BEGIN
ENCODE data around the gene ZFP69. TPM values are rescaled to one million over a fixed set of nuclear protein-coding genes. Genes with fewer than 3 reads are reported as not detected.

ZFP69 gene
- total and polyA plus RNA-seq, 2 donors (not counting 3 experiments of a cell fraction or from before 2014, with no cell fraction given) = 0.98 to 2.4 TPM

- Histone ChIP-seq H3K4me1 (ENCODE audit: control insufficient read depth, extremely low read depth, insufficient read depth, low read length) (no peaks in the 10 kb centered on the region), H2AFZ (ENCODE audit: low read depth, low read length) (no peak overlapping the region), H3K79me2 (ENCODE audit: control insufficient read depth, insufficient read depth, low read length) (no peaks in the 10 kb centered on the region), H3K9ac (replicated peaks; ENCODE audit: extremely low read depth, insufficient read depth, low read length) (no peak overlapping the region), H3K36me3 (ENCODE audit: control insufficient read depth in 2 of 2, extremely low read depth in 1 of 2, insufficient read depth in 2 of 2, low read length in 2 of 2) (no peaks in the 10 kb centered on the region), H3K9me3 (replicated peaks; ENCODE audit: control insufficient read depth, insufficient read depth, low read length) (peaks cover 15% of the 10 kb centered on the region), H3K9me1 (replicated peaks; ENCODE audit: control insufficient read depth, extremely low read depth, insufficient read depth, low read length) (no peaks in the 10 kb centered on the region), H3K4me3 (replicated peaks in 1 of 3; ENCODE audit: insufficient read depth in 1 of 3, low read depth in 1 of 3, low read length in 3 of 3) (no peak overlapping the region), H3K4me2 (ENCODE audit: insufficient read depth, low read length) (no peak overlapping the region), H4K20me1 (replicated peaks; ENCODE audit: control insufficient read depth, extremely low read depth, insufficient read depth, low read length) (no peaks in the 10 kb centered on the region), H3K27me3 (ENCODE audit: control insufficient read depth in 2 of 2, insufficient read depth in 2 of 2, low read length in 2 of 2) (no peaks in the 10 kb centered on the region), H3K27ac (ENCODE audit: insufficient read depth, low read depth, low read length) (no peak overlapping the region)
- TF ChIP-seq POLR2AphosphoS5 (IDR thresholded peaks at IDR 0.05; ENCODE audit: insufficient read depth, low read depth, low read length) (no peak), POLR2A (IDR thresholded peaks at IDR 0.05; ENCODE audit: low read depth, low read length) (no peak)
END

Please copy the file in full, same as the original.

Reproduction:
ENCODE data around the gene ZFP69. TPM values are rescaled to one million over a fixed set of nuclear protein-coding genes. Genes with fewer than 3 reads are reported as not detected.

ZFP69 gene
- total and polyA plus RNA-seq, 2 donors (not counting 3 experiments of a cell fraction or from before 2014, with no cell fraction given) = 0.98 to 2.4 TPM

- Histone ChIP-seq H3K4me1 (ENCODE audit: control insufficient read depth, extremely low read depth, insufficient read depth, low read length) (no peaks in the 10 kb centered on the region), H2AFZ (ENCODE audit: low read depth, low read length) (no peak overlapping the region), H3K79me2 (ENCODE audit: control insufficient read depth, insufficient read depth, low read length) (no peaks in the 10 kb centered on the region), H3K9ac (replicated peaks; ENCODE audit: extremely low read depth, insufficient read depth, low read length) (no peak overlapping the region), H3K36me3 (ENCODE audit: control insufficient read depth in 2 of 2, extremely low read depth in 1 of 2, insufficient read depth in 2 of 2, low read length in 2 of 2) (no peaks in the 10 kb centered on the region), H3K9me3 (replicated peaks; ENCODE audit: control insufficient read depth, insufficient read depth, low read length) (peaks cover 15% of the 10 kb centered on the region), H3K9me1 (replicated peaks; ENCODE audit: control insufficient read depth, extremely low read depth, insufficient read depth, low read length) (no peaks in the 10 kb centered on the region), H3K4me3 (replicated peaks in 1 of 3; ENCODE audit: insufficient read depth in 1 of 3, low read depth in 1 of 3, low read length in 3 of 3) (no peak overlapping the region), H3K4me2 (ENCODE audit: insufficient read depth, low read length) (no peak overlapping the region), H4K20me1 (replicated peaks; ENCODE audit: control insufficient read depth, extremely low read depth, insufficient read depth, low read length) (no peaks in the 10 kb centered on the region), H3K27me3 (ENCODE audit: control insufficient read depth in 2 of 2, insufficient read depth in 2 of 2, low read length in 2 of 2) (no peaks in the 10 kb centered on the region), H3K27ac (ENCODE audit: insufficient read depth, low read depth, low read length) (no peak overlapping the region)
- TF ChIP-seq POLR2AphosphoS5 (IDR thresholded peaks at IDR 0.05; ENCODE audit: insufficient read depth, low read depth, low read length) (no peak), POLR2A (IDR thresholded peaks at IDR 0.05; ENCODE audit: low read depth, low read length) (no peak)